Since most oriole sightings come at feeders for many American bird enthusiasts, it can be a bit more challenging to locate the smaller, less brightly colored Orchard oriole. But you might get lucky if you look up in the trees long enough. Some of their preferred habitats are along river edges, according to the Cornell Lab of Ornithology.
Look on the underside of tree branches, where Orchard orioles build their basket-like nests.
Frequently Asked Questions
Are Orchard orioles rare?
This depends on your location in North America. If you’re in certain pockets of the Great Plains or Gulf of Mexico coastal regions, they may be prevalent near you, but if you’re from a grassy farmland area or a northern state, they could be rarely spotted. They are an uncommon bird species according to the Minnesota Breeding Bird Atlas.
They form large groups before beginning their migration journeys, so if there are Orchard orioles near you, keep an eye out during these migration periods.
According to the Cornell Lab of Ornithology, they’re early migrants, leaving their breeding grounds as early as mid-July. So if you see large groups of black birds flocking up in mid to late summer, look closely to see if they’re Orchard orioles.
What Does an Orchard Oriole Look Like?
Orchard orioles are the smallest North American orioles, and males have a different color than what may first come to mind when you think of orioles.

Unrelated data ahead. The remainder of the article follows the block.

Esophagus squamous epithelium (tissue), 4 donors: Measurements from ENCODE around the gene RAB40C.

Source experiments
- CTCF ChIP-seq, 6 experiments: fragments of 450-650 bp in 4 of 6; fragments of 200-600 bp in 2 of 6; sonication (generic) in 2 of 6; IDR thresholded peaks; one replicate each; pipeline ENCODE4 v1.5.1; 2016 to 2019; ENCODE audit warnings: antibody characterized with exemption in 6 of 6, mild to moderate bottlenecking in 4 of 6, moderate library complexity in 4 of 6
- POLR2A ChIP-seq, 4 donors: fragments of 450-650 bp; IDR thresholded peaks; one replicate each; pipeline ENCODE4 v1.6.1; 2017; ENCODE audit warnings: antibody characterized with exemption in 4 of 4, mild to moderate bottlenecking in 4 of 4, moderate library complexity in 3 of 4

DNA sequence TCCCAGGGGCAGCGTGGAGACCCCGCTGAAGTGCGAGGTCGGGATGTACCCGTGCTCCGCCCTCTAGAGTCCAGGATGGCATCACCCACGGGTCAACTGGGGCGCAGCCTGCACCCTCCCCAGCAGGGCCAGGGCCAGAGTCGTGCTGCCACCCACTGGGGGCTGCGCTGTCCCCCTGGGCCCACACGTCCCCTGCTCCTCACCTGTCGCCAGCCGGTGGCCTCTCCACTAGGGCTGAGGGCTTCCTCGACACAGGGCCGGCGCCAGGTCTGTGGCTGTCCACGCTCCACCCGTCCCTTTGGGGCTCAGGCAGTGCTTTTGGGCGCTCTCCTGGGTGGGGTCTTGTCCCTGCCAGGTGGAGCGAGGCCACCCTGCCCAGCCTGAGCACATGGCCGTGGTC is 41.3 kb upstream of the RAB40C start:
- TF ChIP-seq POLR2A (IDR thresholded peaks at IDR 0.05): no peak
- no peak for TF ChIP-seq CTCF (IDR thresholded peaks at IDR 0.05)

A male Orchard oriole has a black head, throat, and back, with dark orange, chestnut-colored underside and wing patch.
Females are a yellow-green color with white wing bars, and immature males are yellow with a black throat patch.
Is There Another Bird that Looks like a Baltimore Oriole?
Nine main orioles have at least some part of their range in the Continental United States and Canada: Orchard, Baltimore, Hooded, Bullock’s, Spot-breasted, Streak-backed, Altamira, Audubon’s, and Scott’s. All of them are yellow or orange, although their patterns may differ from the Baltimore oriole.
At one point, Bullock’s oriole and Baltimore orioles were considered the same species, called the Northern oriole. They are now separate species, though they do hybridize where their range overlaps in the Great Plains.
The male Bullock’s oriole differs from male Baltimore orioles in that it has a larger white patch on its wings and a face that’s mostly orange, not black like the Baltimore oriole. Female Bullock’s orioles have a white belly area that Baltimore orioles do not.
Other orange or yellow birds that could be confused with a Baltimore oriole include Evening and Black-headed grosbeaks, robins, American redstarts, tanagers, meadowlarks, and Yellow-headed blackbirds.
What Bird Looks Like a Baltimore Oriole but is More Yellow?
Baltimore orioles have similar patterns to yellow orioles like Audubon’s orioles and Scott’s orioles, the latter in particular.
Scott’s orioles are natives of the American Southwest and Mexico, where they’re one of the earliest songbirds to fill the air with their song each morning. They have a black head, throat, and backside, with a yellow wing patch and undersides, similar to where orange would be seen on a Baltimore oriole.
However, the only time their range would typically ever overlap north of the Mexico-United States border would be during a Baltimore oriole’s migration through Texas.
The Yellow-headed blackbird also shares part of its range with the Baltimore oriole, although their patterns are quite different.